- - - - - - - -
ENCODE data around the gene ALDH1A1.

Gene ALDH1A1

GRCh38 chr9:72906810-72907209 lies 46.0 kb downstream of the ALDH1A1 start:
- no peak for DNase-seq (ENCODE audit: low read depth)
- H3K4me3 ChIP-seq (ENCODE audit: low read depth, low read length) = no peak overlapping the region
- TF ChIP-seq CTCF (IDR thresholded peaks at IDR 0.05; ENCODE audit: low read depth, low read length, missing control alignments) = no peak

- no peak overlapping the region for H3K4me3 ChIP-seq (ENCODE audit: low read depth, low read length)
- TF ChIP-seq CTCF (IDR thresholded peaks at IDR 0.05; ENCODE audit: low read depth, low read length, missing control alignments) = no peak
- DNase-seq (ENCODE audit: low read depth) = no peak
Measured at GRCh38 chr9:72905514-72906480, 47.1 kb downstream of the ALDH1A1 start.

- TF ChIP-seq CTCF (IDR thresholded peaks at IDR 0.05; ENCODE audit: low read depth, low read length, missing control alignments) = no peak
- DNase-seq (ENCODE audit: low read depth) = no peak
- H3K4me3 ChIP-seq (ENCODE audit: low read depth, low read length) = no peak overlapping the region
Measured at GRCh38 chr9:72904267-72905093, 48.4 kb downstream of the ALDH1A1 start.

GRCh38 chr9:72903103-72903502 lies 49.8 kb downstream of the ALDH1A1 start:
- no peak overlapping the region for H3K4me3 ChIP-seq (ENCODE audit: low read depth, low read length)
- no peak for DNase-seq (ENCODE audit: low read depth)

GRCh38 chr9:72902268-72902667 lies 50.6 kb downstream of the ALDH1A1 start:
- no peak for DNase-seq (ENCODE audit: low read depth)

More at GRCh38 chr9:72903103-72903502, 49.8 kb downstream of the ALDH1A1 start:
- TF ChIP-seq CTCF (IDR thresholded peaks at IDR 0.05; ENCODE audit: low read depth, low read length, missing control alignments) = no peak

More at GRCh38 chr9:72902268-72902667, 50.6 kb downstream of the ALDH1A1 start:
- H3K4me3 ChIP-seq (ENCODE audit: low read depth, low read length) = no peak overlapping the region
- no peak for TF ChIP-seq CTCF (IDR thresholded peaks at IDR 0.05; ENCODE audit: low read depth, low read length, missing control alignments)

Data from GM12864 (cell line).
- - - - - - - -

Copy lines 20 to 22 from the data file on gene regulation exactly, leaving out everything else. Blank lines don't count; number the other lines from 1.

More at GRCh38 chr9:72903103-72903502, 49.8 kb downstream of the ALDH1A1 start:
- TF ChIP-seq CTCF (IDR thresholded peaks at IDR 0.05; ENCODE audit: low read depth, low read length, missing control alignments) = no peak

More at GRCh38 chr9:72902268-72902667, 50.6 kb downstream of the ALDH1A1 start: